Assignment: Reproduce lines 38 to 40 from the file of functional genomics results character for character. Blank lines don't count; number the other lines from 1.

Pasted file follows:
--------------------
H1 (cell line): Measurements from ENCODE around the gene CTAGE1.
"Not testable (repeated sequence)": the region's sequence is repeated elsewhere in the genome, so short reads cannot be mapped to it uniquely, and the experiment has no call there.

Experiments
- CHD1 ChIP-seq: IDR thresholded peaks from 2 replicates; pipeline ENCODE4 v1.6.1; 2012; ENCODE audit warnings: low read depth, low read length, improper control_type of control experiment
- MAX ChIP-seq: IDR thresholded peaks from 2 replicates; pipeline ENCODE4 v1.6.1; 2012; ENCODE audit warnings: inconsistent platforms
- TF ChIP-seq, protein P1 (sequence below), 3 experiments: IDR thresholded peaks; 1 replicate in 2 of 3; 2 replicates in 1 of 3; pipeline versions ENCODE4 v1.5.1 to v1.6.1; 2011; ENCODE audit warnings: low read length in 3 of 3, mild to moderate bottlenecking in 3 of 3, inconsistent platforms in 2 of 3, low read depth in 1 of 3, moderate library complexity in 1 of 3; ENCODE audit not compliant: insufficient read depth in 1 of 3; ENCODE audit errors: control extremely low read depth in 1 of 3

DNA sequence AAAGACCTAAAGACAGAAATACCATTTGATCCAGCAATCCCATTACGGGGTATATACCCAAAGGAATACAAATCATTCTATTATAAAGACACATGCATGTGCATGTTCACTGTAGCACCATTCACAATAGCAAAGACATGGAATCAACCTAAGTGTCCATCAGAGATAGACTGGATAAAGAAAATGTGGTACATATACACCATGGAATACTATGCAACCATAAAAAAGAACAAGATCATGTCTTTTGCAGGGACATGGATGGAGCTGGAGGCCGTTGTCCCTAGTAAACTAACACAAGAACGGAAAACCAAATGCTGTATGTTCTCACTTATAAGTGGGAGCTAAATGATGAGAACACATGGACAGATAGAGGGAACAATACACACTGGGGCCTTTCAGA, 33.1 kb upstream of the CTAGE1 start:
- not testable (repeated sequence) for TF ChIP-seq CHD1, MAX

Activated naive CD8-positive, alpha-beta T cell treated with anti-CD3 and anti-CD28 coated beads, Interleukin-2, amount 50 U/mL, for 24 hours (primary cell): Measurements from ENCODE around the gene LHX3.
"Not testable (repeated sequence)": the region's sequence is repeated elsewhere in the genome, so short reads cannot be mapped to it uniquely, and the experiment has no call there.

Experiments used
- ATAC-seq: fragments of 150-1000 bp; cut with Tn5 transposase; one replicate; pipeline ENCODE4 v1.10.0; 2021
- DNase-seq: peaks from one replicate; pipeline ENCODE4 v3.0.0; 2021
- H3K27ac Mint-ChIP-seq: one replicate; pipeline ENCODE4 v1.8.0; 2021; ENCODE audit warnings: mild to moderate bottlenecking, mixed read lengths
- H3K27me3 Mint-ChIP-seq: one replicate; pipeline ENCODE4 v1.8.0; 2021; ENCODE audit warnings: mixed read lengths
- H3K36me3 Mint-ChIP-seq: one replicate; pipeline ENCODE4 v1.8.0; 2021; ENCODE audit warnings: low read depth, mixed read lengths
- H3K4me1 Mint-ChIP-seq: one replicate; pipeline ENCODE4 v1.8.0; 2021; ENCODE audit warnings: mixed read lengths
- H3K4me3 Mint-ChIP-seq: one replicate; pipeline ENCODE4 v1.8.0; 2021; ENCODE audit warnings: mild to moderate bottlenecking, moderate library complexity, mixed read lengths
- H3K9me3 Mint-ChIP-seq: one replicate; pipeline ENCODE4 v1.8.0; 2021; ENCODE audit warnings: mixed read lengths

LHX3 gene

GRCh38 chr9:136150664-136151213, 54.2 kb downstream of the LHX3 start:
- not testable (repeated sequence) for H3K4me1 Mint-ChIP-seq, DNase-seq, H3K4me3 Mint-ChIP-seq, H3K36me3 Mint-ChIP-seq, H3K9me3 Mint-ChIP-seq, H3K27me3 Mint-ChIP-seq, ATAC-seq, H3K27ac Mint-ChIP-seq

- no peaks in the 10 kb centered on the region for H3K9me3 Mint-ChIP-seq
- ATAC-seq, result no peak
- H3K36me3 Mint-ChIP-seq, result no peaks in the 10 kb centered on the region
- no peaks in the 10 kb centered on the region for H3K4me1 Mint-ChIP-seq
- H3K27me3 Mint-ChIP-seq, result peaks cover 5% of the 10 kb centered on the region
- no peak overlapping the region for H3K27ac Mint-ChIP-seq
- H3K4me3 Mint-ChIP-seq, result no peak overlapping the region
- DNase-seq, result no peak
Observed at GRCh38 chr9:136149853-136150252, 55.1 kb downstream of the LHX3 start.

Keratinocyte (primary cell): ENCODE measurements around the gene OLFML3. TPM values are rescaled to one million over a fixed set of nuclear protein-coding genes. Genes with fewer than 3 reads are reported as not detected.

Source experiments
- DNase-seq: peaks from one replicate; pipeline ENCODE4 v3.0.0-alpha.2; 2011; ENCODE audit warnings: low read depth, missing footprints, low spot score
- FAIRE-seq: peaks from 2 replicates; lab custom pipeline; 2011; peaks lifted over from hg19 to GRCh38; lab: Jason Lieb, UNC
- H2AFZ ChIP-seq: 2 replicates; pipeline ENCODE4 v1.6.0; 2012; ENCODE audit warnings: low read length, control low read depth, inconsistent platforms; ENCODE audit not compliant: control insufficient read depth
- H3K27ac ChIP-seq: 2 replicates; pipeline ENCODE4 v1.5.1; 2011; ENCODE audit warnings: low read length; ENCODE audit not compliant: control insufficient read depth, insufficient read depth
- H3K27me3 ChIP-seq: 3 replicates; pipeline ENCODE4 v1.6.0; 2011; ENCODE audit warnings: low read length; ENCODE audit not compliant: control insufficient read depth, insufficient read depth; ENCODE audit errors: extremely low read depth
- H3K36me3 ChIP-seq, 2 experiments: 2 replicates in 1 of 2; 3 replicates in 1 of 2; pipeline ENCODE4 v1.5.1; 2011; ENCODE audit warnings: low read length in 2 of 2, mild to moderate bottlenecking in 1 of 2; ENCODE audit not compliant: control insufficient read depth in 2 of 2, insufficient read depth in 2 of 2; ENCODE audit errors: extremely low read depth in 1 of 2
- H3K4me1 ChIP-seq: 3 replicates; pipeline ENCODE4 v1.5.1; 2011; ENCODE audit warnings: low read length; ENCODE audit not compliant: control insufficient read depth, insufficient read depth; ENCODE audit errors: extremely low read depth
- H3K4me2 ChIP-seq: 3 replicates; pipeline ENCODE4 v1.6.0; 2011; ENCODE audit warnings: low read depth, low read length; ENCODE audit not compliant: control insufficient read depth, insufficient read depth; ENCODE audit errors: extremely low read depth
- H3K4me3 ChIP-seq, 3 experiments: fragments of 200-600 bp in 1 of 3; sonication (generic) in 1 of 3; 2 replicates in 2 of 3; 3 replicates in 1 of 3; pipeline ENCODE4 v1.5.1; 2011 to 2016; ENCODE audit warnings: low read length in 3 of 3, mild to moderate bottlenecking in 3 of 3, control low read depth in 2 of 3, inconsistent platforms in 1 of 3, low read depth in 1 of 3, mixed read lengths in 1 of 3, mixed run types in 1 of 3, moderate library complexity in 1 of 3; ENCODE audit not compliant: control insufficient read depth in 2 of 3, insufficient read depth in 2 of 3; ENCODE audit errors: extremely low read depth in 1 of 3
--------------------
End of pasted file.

- H3K27me3 ChIP-seq: 3 replicates; pipeline ENCODE4 v1.6.0; 2011; ENCODE audit warnings: low read length; ENCODE audit not compliant: control insufficient read depth, insufficient read depth; ENCODE audit errors: extremely low read depth
- H3K36me3 ChIP-seq, 2 experiments: 2 replicates in 1 of 2; 3 replicates in 1 of 2; pipeline ENCODE4 v1.5.1; 2011; ENCODE audit warnings: low read length in 2 of 2, mild to moderate bottlenecking in 1 of 2; ENCODE audit not compliant: control insufficient read depth in 2 of 2, insufficient read depth in 2 of 2; ENCODE audit errors: extremely low read depth in 1 of 2
- H3K4me1 ChIP-seq: 3 replicates; pipeline ENCODE4 v1.5.1; 2011; ENCODE audit warnings: low read length; ENCODE audit not compliant: control insufficient read depth, insufficient read depth; ENCODE audit errors: extremely low read depth